The Eleventh Circuit Court of Appeals has determined that the U.S. Army Corps of Engineers (Corps) has the authority to allocate additional water from Lake Lanier to meet Atlanta’s water supply needs. In re: MDL-1824 Tri-State Water Rights Litig., No. 09-14657 (11th Cir. 6/28/11). The court reversed a district court’s findings and conclusions in four lawsuits which held that Congress must approve metropolitan Atlanta’s use of Lake Lanier water.
The ruling follows more than two decades of litigation involving Alabama, Florida, Georgia, and the Corps over sharing of water within the Apalachicola-Chattahoochee-Flint river basin. The litigation focused primarily on the Corps’ operation of four dams on the Chattahoochee River, the largest of which forms Lake Lanier, located north of Atlanta. Alabama and Florida argued that Atlanta’s water withdrawals compromised water quality downstream and threatened endangered species. The district court ruled that the Corps acted unlawfully when it diverted water from Lake Lanier for municipal and industrial water supply needs rather than for hydropower generation, flood control and navigation, the primary purposes authorized by Congress.
The appellate court ruled that using the lake for water supply did not constitute a major operational change under the Water Supply Act of 1958, which requires congressional approval of project modifications that “would seriously affect the purposes for which the project was authorized . . . or . . . would involve major structural or operational changes.” The court also opined that Congress did not intend to harm Atlanta’s water supply when it provided construction funding for Lake Lanier in 1946.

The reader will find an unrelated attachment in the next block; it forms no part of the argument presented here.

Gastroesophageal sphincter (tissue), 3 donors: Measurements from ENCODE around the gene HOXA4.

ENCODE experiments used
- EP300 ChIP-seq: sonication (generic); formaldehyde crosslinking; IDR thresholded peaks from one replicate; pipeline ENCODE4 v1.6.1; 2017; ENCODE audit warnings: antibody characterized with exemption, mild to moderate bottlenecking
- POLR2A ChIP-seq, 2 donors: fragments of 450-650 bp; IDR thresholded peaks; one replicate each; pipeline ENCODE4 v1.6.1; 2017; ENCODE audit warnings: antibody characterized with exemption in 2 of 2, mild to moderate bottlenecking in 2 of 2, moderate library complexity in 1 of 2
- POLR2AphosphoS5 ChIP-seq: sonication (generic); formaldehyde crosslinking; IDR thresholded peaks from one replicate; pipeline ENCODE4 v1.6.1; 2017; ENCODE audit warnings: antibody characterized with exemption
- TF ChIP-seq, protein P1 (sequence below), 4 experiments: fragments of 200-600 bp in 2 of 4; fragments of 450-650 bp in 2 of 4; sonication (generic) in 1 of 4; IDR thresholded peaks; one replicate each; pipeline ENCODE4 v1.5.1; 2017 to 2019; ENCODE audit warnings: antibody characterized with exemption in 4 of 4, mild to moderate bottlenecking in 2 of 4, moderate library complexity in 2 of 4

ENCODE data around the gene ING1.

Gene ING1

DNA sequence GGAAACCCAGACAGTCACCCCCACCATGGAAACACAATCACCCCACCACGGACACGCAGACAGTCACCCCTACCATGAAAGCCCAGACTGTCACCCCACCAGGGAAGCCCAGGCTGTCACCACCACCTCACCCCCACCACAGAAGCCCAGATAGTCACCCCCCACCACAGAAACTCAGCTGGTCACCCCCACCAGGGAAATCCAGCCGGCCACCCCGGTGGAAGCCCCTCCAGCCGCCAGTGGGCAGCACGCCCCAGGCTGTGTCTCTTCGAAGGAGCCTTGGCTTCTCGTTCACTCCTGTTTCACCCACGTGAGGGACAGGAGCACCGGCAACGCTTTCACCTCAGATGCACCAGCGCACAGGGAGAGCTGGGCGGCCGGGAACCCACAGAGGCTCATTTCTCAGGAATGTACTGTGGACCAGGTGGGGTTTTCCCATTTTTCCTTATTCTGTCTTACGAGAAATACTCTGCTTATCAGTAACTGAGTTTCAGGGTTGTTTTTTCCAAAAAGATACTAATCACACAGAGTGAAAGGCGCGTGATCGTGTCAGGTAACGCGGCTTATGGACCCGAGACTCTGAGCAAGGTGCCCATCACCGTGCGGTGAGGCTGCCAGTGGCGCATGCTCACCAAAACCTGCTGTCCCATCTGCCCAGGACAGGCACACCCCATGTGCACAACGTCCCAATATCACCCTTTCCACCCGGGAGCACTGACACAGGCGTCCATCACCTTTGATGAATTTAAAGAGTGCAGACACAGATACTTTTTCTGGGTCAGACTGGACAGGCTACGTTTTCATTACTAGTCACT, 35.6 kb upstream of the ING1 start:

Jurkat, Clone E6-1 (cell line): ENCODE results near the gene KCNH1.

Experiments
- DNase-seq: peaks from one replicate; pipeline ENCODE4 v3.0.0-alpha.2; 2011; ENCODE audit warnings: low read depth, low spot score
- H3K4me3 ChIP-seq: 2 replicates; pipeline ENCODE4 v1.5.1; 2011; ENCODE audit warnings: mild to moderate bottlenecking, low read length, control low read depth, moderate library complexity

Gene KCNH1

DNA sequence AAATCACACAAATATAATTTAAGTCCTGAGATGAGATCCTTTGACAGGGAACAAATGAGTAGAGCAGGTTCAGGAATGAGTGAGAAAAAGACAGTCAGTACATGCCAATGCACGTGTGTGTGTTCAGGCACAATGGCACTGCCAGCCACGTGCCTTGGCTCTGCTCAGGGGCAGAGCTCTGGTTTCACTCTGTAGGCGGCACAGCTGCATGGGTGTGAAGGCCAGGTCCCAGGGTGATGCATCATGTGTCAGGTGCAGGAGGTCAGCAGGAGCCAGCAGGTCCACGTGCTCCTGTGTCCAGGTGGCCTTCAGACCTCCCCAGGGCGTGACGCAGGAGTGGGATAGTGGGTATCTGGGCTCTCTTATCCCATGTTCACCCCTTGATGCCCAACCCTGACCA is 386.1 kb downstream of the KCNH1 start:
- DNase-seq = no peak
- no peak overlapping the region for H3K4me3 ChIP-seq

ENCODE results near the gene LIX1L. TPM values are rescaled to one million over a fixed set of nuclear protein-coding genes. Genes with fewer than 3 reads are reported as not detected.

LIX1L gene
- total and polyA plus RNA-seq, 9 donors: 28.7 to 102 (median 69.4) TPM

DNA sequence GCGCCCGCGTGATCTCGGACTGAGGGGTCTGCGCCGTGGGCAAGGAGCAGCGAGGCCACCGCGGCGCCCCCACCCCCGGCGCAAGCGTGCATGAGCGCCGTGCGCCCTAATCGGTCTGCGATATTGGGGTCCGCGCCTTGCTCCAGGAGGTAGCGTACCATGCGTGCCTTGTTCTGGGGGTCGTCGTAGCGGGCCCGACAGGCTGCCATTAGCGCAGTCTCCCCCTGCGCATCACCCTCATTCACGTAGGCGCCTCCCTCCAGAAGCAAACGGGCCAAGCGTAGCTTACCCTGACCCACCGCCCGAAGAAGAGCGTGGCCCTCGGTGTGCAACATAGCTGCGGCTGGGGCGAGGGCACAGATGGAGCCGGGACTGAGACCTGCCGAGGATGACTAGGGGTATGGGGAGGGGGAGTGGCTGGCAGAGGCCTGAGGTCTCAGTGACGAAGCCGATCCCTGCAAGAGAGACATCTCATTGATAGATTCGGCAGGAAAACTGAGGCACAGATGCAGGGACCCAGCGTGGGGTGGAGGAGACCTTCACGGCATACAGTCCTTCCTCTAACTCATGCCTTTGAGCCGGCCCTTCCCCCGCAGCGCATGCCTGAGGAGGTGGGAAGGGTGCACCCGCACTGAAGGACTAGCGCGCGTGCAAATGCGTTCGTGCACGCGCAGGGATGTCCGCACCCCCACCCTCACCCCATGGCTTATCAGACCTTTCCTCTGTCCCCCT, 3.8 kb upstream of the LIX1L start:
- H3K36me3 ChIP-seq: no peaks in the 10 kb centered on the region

The court noted that in the Rivers and Harbors Act of 1946, supplying water to Atlanta was listed as one of the “primary purposes” of the project, along with power generation, flood control and navigation. The court also rejected a Corps’ argument that it had “broad discretion to decide how to manage the project.” It remanded the Corps’ rejection of Georgia’s request in 2000 for additional water and gave the agency one year to issue a decision on the increased water output.